The usual suspects here are the sink, splashback, silicone around counter tops and, of course, your appliances. As you do the S method, take in if anything needs to be replaced, painted, isn't functioning as it should, has missing parts, needs a deep clean and so on. Check your fridge drain, it's the hole on the back wall. If this is clogged, water could be gathering under your crisper drawers and this can lead to a host of issues. See how your dishwasher is doing, does it need salt, rinse aid or its filter cleaned? All of these can ensure a longer, smoother life. Don't forget to check your cooker hood, these items need to be cleaned and some need to have carbon filters changed to ensure they can do their job well.
Each room, no matter what its use, should have the following on its list:
• Flooring • Walls • Skirtings • Sockets
• Windows • Light fittings and switches • Door and door fittings
The main issues you'll be looking out for here will be the bath or shower silicone, grout condition, water pressure, dripping shower hoses or taps, signs of ventilation issues (damp, mould, chipping paint). If you want to check how well your extractor fan is working, hold four sheets of toilet paper against the fan and see if it can hold it up. If it falls when you take away your hand then it isn't doing its job as it should. You can switch it off and hoover away any dust to see if this improves its suction or consult the manufacturer's guidelines. Storage in your bathroom is another area to assess: go through all products and make sure they are not past the usage period as stated. We tend to hold onto beauty products and cosmetics far longer than we should, so this is a great time for a clear-out.
As you move through your home, assess the function of each space and make a note of how you could cleverly zone. I live for the benefits that I get from this. It's all about dividing spaces into areas that have a specific use and ensuring everything for that use is within it. It is especially helpful now as zoning makes the most of multi-use rooms. An example is the kitchen/diner/office/work-out area that many of us currently find ourselves in. The great thing about zoning is that you can start with what you have - you don't necessarily need to buy anything new. It's all about using what you have to enhance a space and set up your home to suit your needs and the flow of your day. This is a lot of fun and the benefits you reap from it can be instant.Remember, a zone can be any size, it just needs to aid the way you want to live and want to use your space. It can be a temporary home office set up to help you feel like your working day is more defined, or an entire living area zoned to perfection for your evening needs. Everyone will need different zones, and some are far more obvious than others, such as those where you sleep or cook. However, there are two less obvious ones I'd love you to consider...
With the right prep, research and supplies, the following are repairs and updates you can easily do yourself around the home.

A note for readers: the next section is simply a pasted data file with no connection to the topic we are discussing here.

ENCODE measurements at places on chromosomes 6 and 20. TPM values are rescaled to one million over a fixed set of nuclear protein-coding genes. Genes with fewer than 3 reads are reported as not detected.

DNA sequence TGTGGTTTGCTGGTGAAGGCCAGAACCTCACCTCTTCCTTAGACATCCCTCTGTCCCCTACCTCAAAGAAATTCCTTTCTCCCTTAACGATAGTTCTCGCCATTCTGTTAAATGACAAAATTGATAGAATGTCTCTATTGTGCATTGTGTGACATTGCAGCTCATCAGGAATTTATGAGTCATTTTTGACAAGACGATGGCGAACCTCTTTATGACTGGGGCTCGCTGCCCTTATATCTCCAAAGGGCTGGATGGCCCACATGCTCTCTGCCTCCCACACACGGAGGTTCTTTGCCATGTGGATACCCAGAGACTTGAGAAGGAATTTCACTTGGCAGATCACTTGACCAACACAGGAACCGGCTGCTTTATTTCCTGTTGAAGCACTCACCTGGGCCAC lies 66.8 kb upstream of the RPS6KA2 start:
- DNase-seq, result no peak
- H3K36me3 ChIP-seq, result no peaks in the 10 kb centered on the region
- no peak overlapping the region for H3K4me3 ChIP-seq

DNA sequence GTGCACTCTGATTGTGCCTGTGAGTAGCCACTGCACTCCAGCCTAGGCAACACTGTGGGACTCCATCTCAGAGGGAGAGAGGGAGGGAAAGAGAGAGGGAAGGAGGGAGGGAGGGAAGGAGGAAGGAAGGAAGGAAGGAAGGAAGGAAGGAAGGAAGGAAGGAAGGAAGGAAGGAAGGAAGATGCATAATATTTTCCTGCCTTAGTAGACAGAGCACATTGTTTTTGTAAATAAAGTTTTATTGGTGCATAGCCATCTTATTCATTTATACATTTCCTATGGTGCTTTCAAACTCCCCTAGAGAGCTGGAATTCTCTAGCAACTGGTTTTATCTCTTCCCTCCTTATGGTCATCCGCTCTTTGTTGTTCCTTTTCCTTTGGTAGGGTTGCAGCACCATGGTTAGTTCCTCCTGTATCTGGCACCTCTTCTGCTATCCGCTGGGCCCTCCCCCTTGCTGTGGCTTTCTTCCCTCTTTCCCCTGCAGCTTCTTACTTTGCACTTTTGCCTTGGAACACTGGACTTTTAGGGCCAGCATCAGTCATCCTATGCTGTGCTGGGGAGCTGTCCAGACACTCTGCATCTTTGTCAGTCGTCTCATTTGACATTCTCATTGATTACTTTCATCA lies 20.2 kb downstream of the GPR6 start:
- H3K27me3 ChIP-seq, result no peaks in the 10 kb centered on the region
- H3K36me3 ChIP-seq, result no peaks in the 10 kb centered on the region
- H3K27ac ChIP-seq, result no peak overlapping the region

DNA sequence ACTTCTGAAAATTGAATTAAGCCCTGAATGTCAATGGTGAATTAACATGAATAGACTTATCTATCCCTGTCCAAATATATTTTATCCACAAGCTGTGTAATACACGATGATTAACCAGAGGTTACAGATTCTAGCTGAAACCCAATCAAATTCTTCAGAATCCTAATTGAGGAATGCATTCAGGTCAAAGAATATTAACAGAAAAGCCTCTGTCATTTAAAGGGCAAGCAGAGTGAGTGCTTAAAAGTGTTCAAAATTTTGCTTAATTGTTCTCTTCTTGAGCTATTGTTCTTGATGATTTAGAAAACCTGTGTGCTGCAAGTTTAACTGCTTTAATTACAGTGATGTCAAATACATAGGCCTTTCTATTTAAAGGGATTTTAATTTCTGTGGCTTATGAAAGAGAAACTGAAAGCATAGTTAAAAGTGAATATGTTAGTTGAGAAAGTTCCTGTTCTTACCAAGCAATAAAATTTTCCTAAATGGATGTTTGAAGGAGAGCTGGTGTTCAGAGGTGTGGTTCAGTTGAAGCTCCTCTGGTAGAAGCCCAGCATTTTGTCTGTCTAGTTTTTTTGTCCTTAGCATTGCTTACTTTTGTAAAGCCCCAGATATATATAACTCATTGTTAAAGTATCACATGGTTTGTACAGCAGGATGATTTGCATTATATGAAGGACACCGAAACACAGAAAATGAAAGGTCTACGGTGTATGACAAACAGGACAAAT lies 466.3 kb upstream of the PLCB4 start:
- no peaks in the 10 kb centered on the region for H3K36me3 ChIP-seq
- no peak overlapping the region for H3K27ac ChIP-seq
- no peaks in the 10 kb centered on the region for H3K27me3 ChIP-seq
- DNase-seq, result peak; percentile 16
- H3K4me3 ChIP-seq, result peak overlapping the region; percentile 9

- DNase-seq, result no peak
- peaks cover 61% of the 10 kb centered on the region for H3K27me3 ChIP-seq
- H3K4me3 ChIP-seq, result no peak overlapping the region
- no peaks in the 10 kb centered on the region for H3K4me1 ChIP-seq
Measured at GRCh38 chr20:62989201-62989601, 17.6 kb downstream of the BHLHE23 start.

Mouldy bath or shower silicone
Before you begin here, you need to ensure that the mould and cracks are not down to the bath or tray rocking. If so, sort this beforehand.
This can make such a huge difference and save you a fortune. With the right tools and prep you can transform your bathroom. Be warned, it's not a gentle task and I would have a few podcasts downloaded as well as some hand cream for the days after.
Replacing UPVC window handles
The key here is in the shopping; make sure you know what type of window handle you need including the right spindle measurement and you are good to go.
Dripping taps and showers
These can be sorted with a spare part that costs around 25 cent. That part is a little rubber ring called a washer. Just make sure you know where the stopcock is to turn off your water beforehand!
Leaks under the kitchen sink
This is an issue I see more times than you can imagine. The set-up under the sink can get knocked when the cupboard is overloaded and it's not an area where leaks are noticed until it's too late. Here you will usually need to do some simple repairs, which will save you a major headache.
Prep is key here. Get familiar with the art of cutting in and always protect your floor. Make sure you're painting on a clean surface and you have the right tools - different rollers will be needed for different walls. When it comes to paint selection, I love water-based paint for the ease of application and clean up but also because it doesn't yellow over time. If you're stuck for choosing colours and have a small budget, peruse the more expensive catalogues to inspire and train your eye to the current luxury trends and then source from a brand more matched to your price range.
Most issues can be resolved with some simple troubleshooting. I am constantly called out to a 'broken' machine that in fact has a very minor issue. Reading your manual will ensure that they will work better for longer, it will also save you money on call-outs once you have familiarised yourself with the manufacturer's troubleshooting pages.
Laura de Barra is the author of 'Gaff Goddess' published by Penguin